Ever since reading through Ethan Hullihen’s recent series on the MLB lockout, I’ve been thinking about one thing: What do the owners need?
Baseball as we know it has become a windfall of cash for the owners. As an example, let’s go no further than the Pittsburgh Pirates and owner Bob Nutting.
The Pirates are one of the small market teams in baseball that receives revenue sharing money from the large market teams. Between the revenue sharing money, the local TV deal, and their share of the national TV deals, Bob Nutting doesn’t need to sell a single ticket to worry about making a profit.
Bob Nutting doesn’t need to put a competitive team on the field to attract your business.
Eventually, he will need to do so. Or, he will need to fire the people who aren’t getting that done, and replace them with people who will say that their way is the way to get the Pirates back to a winning organization, fighting against the constraints that MLB places on small market teams.
Until that happens, there will be a general tacit approval that the Pirates can spend rock bottom prices while they’re losing, all to inevitably say they’re sticking to a budget and can’t go a penny over their imposed limit when they’re winning.
Pirates fans might get upset, but does that matter? Bob Nutting doesn’t need their money. MLB ensures profitability, or at least the ability to break even, regardless of a team’s intent or intensity on trying to contend.
There might be some murmurs around the league about how the Pirates are always a losing team, but that’s just the norm, and won’t add any pressure.
The players might invoke the Pirates as part of the problem, but that would come with invoking four other teams, and not really seeing the big picture.
That big picture? Five large market MLB teams have a golden ticket to the MLB playoffs each year with their ability to spend. Five small market MLB teams save every penny for their one winning stretch each decade. The other 20 teams take turns seeing which four or five emerge as the remaining playoff teams.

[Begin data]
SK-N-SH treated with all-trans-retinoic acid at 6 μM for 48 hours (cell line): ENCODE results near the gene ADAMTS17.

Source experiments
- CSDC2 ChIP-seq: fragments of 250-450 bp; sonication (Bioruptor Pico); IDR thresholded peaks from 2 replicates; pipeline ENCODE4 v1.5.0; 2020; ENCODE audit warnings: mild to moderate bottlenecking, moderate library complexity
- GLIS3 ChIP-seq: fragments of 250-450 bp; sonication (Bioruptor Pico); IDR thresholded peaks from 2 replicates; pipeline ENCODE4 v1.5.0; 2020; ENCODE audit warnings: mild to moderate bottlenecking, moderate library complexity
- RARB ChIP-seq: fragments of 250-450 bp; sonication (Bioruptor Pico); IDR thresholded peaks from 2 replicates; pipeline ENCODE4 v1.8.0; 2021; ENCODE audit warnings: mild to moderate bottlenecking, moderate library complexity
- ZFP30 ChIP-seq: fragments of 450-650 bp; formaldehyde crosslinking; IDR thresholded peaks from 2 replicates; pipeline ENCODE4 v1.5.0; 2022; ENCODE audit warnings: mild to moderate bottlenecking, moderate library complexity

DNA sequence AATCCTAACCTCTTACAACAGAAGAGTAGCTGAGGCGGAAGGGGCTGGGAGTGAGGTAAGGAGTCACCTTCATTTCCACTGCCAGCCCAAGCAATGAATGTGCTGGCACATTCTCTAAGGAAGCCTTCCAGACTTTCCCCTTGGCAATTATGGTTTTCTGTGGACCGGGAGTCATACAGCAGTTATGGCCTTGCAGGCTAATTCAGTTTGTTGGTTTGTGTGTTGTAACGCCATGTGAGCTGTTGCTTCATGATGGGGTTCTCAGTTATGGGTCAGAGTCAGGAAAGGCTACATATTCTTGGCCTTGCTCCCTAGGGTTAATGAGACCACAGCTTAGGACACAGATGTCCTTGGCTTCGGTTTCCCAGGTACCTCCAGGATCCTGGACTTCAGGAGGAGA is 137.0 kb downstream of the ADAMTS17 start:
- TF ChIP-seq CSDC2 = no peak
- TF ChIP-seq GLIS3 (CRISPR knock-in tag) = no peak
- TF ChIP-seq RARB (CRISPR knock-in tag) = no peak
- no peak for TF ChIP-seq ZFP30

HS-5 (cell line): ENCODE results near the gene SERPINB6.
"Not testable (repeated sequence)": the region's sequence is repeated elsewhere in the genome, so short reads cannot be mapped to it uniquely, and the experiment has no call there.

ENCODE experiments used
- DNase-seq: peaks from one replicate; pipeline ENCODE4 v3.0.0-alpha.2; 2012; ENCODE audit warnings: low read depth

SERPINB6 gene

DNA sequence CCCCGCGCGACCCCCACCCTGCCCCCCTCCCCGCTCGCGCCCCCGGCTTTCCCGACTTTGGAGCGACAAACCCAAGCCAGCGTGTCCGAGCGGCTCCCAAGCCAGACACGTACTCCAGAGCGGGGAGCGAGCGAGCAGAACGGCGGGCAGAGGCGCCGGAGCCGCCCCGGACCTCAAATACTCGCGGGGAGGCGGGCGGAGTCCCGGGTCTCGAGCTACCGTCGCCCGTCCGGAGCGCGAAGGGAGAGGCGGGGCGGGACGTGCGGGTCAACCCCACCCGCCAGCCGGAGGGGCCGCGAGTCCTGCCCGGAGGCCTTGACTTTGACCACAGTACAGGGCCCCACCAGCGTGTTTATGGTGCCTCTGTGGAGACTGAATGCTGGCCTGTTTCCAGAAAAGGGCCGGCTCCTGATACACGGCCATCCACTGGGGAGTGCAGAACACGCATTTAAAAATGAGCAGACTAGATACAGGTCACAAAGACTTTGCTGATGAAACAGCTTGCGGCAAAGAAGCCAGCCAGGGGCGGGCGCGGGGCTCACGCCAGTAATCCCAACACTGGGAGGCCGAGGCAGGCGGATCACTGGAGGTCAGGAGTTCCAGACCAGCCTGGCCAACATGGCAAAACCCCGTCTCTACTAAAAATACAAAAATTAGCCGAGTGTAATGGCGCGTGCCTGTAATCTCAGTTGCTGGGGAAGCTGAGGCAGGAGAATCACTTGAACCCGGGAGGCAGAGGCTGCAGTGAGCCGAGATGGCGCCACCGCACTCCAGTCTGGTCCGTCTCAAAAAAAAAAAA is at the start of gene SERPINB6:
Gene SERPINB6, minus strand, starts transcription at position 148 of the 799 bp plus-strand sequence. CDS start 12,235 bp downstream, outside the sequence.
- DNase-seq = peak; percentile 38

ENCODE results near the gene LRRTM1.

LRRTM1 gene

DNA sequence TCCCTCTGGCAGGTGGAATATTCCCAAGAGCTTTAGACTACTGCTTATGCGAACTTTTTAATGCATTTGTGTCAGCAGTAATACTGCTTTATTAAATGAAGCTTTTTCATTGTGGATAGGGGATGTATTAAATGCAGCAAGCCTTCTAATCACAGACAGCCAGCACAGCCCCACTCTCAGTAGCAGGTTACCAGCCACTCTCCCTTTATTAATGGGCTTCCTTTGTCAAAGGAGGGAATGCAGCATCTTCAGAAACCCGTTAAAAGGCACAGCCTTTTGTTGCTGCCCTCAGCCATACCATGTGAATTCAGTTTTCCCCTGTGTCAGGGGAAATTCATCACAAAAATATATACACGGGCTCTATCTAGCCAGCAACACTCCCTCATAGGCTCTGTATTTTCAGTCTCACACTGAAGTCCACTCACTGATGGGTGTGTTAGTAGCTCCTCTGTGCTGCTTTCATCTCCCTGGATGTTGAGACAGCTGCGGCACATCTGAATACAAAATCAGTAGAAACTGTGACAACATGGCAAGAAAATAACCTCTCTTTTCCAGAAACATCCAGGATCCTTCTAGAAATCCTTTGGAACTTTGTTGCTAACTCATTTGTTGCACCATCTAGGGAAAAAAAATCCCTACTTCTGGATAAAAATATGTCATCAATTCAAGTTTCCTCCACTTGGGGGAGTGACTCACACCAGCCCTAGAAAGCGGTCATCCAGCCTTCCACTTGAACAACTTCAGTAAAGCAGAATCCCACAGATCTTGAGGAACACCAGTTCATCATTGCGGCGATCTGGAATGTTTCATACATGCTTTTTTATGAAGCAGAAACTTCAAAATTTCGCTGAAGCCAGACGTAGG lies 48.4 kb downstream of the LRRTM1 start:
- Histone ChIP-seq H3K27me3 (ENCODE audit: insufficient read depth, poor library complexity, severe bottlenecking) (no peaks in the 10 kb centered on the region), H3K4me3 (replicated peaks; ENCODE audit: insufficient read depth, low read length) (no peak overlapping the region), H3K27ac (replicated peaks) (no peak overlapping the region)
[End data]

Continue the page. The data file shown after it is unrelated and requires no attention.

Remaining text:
Bob Nutting doesn’t need to worry about the fans, because he gets paid by Yankees and Red Sox fans. MLB is bringing in record revenues with their TV deals, which are largely earned by ratings. MLB has a strong trend of large market teams dominating their ratings on the national scene. They sign record deals based on those ratings, and the league is designed to give a few specific teams a sizeable advantage, at the expense of the smallest markets in the game.
Revenue sharing in MLB might as well be “hush money” for those smaller markets, because all it does is allows a system where they can stay viable with a decreased chance at competition. There aren’t enough of these teams to band together and make a change. They will never get the public on their side, because they are all teams owned by billionaires who are crying poor because they can’t compete with other billionaires.
But, are they actually trying to compete?
Let’s scale out from the Pirates for a second.
The way we normally talk about the Pirates and Bob Nutting is that Bob Nutting is the owner of the Pittsburgh Pirates, and it’s his sole focus to make the Pirates as profitable of a business as he can, with no regard to any other business. In this theory, there would be 29 other owners acting the same way.
Now, let’s wake up and see reality.
MLB owners voted unanimously to lockout the players at the stroke of midnight after the Collective Bargaining Agreement expired. They made very little attempt to negotiate away from a system that is raking in record revenues to the increasing advantage of the owners.
The owners have successfully done what the players need to do. They became a group of one — Major League Baseball. They’re not 30 individual entities under a union. They are going up against 1,200 individual entities under a union. It will be more difficult for the players to stay together.